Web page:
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PRESS CONFERENCE BY OFFICE FOR COORDINATION OF HUMANITARIAN AFFAIRS

Department of Public Information . News and Media Division . New York

11 October 2005

As the United Nations launched an appeal for $272 million to meet the most urgent needs of earthquake victims in South Asia, poor weather conditions and the near-complete lack of accessible roads were severely hampering relief efforts, Hansjoerg Strohmeyer, Chief of Staff to the Under-Secretary-General for Humanitarian Affairs, said at a Headquarters press conference this afternoon.

“At this point, only one small road in the region is open to light vehicles, and trucks have no way to get there at all”, he said. For that reason, helicopters and heavy lifting equipment were the most crucial items currently needed. The United Nations had 20 teams working closely with the Pakistani authorities to bring in relief supplies, he added.

Noting that search-and-rescue efforts would most likely be completed by tomorrow, he said that according to the latest estimates, more than 30,000 people had been killed in the disaster, roughly 60,000 had been injured and 2.5 million had been left homeless. One million people were in desperate need of life-saving assistance.

In a report released today, the OCHA disaster-assessment team, one of the first to reach Muzaffarabad by helicopter, called the situation there “critical”. Sixty per cent of the housing had been destroyed and the rest of city was uninhabitable. Heavy rain and mudslides were also making it extremely difficult to reach those in need.

Another critical necessity at present was shelter materials, Mr. Strohmeyer said. United Nations organizations were mobilizing available stocks from warehouses in the region and the Office of the United Nations High Commissioner for Refugees (UNHCR) was bringing in shelter supplies for 100,000 people. Meanwhile, the World Food Programme (WFP) had started delivering high-energy biscuits and other meals ready to eat.

When asked whether the United Nations would also devote resources to those areas of India affected by the quake, Mr. Strohmeyer said disaster assessment teams had been simultaneously offered to both India and Pakistan on 8 October. India, as in most previous natural disasters, felt it could handle the problem on its own, but the United Nations offer remained open. India had also offered assistance to Pakistan, which had been accepted.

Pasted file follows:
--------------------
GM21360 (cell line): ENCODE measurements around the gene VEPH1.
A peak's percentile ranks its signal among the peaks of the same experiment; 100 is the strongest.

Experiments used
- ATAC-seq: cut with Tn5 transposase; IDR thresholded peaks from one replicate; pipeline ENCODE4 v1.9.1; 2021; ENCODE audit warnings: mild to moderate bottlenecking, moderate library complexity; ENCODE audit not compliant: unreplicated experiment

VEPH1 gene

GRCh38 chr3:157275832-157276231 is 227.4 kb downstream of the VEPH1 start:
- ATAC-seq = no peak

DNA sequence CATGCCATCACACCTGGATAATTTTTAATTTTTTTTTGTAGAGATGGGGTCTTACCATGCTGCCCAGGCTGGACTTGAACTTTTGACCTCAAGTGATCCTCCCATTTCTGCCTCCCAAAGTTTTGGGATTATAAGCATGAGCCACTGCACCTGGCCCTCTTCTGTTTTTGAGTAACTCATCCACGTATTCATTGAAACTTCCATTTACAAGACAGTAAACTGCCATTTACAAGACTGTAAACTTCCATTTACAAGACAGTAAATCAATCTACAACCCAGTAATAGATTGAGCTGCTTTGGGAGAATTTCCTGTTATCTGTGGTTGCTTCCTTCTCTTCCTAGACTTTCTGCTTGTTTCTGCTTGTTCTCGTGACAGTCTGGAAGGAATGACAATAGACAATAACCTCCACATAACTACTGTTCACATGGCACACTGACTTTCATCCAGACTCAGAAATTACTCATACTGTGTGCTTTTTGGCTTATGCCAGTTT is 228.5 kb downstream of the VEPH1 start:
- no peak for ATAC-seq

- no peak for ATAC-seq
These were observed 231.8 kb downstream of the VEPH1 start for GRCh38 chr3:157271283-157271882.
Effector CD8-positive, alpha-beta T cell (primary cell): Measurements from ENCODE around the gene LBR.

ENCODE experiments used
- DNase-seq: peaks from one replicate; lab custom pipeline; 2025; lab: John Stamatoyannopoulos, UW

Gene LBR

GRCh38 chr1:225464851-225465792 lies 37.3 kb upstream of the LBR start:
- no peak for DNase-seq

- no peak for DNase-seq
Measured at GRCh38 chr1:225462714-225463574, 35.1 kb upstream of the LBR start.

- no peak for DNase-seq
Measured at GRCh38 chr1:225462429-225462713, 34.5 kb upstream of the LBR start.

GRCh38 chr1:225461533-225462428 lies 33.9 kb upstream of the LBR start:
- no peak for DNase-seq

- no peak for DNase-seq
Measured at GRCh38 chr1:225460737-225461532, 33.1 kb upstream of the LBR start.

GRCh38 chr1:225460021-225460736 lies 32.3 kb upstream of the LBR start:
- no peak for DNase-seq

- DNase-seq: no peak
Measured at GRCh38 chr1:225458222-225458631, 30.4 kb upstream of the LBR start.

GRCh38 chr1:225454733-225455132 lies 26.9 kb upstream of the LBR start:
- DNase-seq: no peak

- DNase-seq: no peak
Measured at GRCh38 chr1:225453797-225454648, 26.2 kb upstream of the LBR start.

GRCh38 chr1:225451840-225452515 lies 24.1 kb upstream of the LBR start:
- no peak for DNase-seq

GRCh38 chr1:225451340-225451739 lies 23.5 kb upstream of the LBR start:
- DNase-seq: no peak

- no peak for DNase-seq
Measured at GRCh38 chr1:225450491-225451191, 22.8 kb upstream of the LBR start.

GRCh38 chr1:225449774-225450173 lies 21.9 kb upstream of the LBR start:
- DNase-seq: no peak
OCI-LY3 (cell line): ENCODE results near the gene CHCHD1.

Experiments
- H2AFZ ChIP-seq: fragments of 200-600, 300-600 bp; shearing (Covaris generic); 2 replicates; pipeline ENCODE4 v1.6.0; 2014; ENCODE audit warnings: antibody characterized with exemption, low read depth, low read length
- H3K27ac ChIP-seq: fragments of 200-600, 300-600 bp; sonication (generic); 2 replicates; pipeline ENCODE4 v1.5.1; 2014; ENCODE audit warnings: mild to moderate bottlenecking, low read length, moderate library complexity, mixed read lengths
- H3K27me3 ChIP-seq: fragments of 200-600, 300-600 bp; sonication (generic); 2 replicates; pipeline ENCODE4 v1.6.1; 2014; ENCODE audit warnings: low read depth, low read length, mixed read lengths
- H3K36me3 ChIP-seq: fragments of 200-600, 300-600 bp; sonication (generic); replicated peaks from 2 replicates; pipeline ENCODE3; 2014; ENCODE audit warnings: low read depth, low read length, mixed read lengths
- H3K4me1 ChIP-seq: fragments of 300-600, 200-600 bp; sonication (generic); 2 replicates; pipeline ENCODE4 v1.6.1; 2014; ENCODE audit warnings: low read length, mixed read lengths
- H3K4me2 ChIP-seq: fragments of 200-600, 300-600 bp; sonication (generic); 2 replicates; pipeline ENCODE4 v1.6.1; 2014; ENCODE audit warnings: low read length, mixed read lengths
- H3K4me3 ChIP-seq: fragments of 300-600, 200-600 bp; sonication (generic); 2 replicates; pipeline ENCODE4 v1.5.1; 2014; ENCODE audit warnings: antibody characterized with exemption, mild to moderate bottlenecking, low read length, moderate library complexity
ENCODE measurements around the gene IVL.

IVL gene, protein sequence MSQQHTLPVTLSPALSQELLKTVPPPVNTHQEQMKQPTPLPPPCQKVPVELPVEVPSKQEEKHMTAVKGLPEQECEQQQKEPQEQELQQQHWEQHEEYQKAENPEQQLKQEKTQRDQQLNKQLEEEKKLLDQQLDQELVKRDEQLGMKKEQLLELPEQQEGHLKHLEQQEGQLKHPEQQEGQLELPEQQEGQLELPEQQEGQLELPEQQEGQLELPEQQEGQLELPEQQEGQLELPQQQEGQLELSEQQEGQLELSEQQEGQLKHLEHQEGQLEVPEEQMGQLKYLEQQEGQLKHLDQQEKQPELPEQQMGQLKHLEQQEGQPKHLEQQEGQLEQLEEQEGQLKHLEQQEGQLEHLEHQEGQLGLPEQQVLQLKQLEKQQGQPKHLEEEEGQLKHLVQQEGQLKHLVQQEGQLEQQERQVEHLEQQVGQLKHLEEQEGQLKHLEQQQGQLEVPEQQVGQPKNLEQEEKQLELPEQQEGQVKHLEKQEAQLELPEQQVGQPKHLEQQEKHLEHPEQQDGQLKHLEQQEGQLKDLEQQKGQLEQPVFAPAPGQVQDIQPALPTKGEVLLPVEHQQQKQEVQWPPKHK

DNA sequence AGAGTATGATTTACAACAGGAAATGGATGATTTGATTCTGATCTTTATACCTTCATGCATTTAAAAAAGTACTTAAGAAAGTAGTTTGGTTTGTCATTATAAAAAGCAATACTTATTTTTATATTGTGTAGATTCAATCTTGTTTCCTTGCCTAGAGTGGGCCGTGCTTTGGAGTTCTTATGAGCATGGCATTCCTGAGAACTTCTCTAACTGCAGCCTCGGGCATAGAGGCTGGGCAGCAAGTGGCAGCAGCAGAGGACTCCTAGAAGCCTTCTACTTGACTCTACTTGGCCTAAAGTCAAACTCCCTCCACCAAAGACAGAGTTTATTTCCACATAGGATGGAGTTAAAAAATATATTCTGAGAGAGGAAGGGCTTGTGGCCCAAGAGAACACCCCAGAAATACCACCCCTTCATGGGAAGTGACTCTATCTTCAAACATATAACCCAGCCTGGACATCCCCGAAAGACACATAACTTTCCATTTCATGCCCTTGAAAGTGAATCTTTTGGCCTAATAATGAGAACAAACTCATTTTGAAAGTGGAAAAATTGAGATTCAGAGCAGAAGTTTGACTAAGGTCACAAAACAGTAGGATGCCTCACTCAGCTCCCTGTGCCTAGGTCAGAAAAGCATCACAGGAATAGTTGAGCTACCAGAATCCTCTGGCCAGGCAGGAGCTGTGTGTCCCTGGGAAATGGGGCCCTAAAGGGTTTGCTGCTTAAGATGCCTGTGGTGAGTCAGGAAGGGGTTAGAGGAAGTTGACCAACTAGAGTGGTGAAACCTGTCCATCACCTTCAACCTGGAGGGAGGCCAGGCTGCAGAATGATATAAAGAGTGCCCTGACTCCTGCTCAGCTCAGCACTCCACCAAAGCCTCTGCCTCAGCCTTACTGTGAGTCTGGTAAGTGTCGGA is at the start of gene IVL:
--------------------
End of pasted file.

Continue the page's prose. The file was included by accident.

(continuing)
Asked about the role of United Nations monitors on the Line of Control dividing the disputed province of Kashmir, he said the world body’s entire system in the region had been mobilized. No military personnel were involved in relief efforts, but everyone was participating in logistical support.

Questioned as to how much of the $272 million he expected to raise, he said that figure was the best estimate of the region’s most immediate needs and logistical demands. As more areas were reached and the situation could be better assessed, that number could go higher. “We appeal to everybody to respond to this earthquake and natural disaster in a tsunami-style manner, meaning we will have the costs covered as soon as possible.”

He also pleaded for support of the Secretary-General’s proposal for a Global Emergency Fund of roughly $500 million that could be used for life-saving assistance measures within 48 to 72 hours of an emergency.

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For information media • not an official record



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